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To Blog or Not to Blog

It’s been a busy semester. I am enrolled in a poetry class that has taken up more of my time than expected. How soon we forget how tough college really is!

I normally spend Sunday writing my blog but now I spend it doing homework for class. This is a good thing because I am learning how to analyze poetry in depth which in turn helps me to critique my own work.

But it’s not so great for fans of my blog… all ten of you…

“Personal blogs are ongoing online diary or commentary written by an individual, rather than a corporation or organization. The vast majority of personal blogs attract very few readers, other than the blogger’s immediate family and friends.”

Well shit.

In all seriousness, I am still here and still writing. But I once again find myself with too many irons in the fire. I will blog when I can, at least once a month, until my poetry class ends in May.

Until next time…

-Copyright C.M. Mounts, March 2021

B-list Holidays

February is considered the least favorite month by many people. It’s easy for me to understand why. I live in Minnesota and the forecast high temperature this week is a negative number four of the next seven days. We in the Great White North are stuck indoors for both COVID-19 and the weather. But February is mid-winter. People have been restless this time of year for millennia.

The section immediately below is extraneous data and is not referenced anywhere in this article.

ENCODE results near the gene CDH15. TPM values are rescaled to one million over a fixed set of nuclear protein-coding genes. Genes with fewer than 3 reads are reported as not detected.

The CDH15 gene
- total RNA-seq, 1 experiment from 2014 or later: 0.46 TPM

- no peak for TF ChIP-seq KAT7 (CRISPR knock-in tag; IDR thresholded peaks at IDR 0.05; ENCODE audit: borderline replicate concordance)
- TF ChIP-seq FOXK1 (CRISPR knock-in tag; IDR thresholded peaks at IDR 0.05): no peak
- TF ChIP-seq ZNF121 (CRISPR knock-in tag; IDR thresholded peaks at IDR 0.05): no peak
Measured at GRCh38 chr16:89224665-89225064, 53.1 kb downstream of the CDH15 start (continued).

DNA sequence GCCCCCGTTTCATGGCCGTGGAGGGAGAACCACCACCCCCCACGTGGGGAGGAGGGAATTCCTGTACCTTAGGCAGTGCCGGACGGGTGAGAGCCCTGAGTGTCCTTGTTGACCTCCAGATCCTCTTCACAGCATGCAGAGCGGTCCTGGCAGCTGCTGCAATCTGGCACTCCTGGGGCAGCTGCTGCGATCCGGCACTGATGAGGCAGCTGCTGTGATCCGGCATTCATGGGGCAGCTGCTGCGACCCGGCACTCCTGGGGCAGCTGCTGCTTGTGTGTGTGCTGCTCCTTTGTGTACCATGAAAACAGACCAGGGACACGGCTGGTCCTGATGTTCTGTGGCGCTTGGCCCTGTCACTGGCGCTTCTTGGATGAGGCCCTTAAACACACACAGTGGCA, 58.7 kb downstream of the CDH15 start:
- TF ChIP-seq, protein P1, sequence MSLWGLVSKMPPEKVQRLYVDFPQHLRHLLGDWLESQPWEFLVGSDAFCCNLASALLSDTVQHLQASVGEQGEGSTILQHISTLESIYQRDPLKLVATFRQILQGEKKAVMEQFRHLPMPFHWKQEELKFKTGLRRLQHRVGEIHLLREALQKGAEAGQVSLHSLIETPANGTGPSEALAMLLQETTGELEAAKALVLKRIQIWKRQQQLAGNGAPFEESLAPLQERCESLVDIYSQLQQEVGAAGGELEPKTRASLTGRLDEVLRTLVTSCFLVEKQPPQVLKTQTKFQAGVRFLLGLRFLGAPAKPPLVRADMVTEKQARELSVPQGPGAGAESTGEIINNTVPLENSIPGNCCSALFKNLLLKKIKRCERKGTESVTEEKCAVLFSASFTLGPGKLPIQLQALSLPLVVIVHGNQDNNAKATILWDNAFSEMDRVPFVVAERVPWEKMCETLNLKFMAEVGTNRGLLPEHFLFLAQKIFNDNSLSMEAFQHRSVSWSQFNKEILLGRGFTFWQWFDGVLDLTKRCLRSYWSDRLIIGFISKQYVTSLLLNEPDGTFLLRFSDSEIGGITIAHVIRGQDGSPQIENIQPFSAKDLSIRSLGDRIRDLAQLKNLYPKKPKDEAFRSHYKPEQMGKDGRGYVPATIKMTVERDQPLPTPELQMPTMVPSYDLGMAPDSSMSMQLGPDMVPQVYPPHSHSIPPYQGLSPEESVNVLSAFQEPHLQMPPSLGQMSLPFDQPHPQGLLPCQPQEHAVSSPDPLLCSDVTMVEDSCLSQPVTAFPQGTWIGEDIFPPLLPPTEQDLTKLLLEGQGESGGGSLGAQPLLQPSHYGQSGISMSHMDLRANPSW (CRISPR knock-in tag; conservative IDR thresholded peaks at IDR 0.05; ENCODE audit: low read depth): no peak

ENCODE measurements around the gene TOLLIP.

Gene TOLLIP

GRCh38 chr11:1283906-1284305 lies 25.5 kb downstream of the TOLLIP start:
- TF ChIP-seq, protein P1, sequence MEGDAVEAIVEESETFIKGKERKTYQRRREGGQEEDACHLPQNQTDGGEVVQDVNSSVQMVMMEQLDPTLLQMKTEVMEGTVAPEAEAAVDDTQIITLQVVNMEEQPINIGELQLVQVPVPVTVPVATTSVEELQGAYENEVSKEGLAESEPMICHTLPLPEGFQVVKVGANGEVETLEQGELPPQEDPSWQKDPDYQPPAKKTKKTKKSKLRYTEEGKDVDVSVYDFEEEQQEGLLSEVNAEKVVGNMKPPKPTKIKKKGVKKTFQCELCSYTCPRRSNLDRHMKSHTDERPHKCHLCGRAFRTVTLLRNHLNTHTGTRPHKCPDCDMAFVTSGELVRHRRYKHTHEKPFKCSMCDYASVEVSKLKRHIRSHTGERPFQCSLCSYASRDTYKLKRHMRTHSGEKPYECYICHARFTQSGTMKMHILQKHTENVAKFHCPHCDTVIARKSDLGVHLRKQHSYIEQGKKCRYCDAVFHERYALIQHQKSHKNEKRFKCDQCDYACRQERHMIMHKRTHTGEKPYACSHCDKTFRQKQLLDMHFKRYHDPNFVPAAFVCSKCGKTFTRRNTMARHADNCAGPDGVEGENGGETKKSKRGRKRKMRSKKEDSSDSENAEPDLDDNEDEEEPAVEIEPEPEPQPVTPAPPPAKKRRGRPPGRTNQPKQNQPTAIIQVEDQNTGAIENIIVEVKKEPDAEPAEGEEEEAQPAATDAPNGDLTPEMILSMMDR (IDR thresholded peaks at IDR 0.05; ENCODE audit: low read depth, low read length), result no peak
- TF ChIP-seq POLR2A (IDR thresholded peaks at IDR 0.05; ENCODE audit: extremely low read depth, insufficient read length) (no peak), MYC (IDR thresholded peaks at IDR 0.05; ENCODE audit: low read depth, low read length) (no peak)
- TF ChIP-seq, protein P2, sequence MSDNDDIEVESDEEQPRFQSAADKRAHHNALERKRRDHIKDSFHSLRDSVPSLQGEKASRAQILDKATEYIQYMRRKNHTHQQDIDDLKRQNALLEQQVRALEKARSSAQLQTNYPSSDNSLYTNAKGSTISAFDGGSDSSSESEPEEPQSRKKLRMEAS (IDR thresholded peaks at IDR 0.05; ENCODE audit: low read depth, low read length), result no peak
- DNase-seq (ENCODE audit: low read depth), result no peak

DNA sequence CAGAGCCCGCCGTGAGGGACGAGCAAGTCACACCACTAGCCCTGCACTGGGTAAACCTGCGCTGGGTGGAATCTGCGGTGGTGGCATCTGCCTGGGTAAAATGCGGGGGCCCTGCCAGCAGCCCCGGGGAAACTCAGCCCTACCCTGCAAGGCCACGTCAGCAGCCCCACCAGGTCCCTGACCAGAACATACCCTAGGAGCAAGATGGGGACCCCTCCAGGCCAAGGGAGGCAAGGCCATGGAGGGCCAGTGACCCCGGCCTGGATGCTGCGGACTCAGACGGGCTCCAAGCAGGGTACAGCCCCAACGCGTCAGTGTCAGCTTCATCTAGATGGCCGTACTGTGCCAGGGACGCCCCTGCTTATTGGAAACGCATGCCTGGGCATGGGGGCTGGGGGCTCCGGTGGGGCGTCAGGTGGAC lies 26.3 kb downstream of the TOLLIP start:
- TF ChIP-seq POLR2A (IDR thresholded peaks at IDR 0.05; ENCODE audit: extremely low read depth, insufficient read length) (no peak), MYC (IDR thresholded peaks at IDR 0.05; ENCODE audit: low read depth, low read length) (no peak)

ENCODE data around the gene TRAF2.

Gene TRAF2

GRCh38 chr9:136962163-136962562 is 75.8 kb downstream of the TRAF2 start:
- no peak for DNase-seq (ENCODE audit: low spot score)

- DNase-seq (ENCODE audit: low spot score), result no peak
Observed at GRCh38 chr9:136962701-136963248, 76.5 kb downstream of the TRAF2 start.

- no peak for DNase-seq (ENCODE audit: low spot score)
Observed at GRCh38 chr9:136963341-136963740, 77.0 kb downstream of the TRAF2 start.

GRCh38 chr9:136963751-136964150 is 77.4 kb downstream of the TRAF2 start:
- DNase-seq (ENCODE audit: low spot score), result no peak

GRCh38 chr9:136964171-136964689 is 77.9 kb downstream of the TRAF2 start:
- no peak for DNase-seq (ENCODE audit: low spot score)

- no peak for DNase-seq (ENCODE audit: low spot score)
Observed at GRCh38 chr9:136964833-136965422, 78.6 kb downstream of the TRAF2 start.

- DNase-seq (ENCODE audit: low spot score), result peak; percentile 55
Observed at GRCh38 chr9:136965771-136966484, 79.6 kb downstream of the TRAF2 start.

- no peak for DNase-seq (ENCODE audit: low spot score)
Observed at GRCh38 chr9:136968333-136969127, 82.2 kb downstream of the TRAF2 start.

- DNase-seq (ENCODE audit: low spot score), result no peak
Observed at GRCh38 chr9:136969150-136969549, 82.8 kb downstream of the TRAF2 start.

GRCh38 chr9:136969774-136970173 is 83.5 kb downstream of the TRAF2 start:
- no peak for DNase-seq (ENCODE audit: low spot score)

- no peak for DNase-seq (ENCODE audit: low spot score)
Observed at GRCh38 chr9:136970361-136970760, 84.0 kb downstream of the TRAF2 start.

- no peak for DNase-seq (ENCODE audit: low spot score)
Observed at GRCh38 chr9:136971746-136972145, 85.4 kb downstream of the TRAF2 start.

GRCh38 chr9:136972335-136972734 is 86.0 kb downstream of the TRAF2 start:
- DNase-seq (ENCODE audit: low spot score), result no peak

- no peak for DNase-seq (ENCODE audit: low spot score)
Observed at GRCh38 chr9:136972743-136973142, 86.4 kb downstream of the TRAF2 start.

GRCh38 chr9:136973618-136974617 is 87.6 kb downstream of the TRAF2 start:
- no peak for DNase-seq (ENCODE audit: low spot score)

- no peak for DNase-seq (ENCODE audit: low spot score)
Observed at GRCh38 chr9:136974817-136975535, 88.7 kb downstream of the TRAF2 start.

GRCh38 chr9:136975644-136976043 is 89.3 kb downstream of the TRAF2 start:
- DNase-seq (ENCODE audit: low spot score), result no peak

In the United States, we celebrate a few February holidays. Groundhog Day is based on ancient European celebrations that involve weather divination used to predict the end of winter. Modern Valentine’s Day is associated with romantic love and sex, but it was established by Pope Gelasius I in AD 496 in honor of Saint Valentine of Rome, who died in AD 269 due to Roman persecution of Christians.

In February, two things have been traditionally on our minds: when is winter going to end and the fertility of livestock. Food, basically. Do we have enough stored food to last us to the end of winter and will the animals produce offspring for more food in the future? Continue reading

Groundhog standing in grass

February Worst

Tomorrow is February 1st.